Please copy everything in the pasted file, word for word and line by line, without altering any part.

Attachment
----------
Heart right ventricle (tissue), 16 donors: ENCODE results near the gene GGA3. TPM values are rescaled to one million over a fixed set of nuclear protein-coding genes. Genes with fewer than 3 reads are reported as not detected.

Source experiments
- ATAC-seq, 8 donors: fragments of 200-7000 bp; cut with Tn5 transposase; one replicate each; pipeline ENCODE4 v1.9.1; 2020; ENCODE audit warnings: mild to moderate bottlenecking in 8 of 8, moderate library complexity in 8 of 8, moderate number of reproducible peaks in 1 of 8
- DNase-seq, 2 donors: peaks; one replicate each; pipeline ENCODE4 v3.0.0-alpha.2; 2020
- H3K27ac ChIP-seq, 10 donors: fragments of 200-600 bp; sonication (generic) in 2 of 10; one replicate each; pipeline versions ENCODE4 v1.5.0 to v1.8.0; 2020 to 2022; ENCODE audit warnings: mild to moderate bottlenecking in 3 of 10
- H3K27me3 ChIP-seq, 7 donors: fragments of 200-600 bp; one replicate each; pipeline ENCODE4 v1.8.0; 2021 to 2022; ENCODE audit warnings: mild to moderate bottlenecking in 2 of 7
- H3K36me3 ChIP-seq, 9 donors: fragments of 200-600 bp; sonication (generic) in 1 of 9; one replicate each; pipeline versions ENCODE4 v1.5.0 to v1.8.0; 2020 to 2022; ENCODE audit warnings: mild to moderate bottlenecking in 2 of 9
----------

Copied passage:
Heart right ventricle (tissue), 16 donors: ENCODE results near the gene GGA3. TPM values are rescaled to one million over a fixed set of nuclear protein-coding genes. Genes with fewer than 3 reads are reported as not detected.

Source experiments
- ATAC-seq, 8 donors: fragments of 200-7000 bp; cut with Tn5 transposase; one replicate each; pipeline ENCODE4 v1.9.1; 2020; ENCODE audit warnings: mild to moderate bottlenecking in 8 of 8, moderate library complexity in 8 of 8, moderate number of reproducible peaks in 1 of 8
- DNase-seq, 2 donors: peaks; one replicate each; pipeline ENCODE4 v3.0.0-alpha.2; 2020
- H3K27ac ChIP-seq, 10 donors: fragments of 200-600 bp; sonication (generic) in 2 of 10; one replicate each; pipeline versions ENCODE4 v1.5.0 to v1.8.0; 2020 to 2022; ENCODE audit warnings: mild to moderate bottlenecking in 3 of 10
- H3K27me3 ChIP-seq, 7 donors: fragments of 200-600 bp; one replicate each; pipeline ENCODE4 v1.8.0; 2021 to 2022; ENCODE audit warnings: mild to moderate bottlenecking in 2 of 7
- H3K36me3 ChIP-seq, 9 donors: fragments of 200-600 bp; sonication (generic) in 1 of 9; one replicate each; pipeline versions ENCODE4 v1.5.0 to v1.8.0; 2020 to 2022; ENCODE audit warnings: mild to moderate bottlenecking in 2 of 9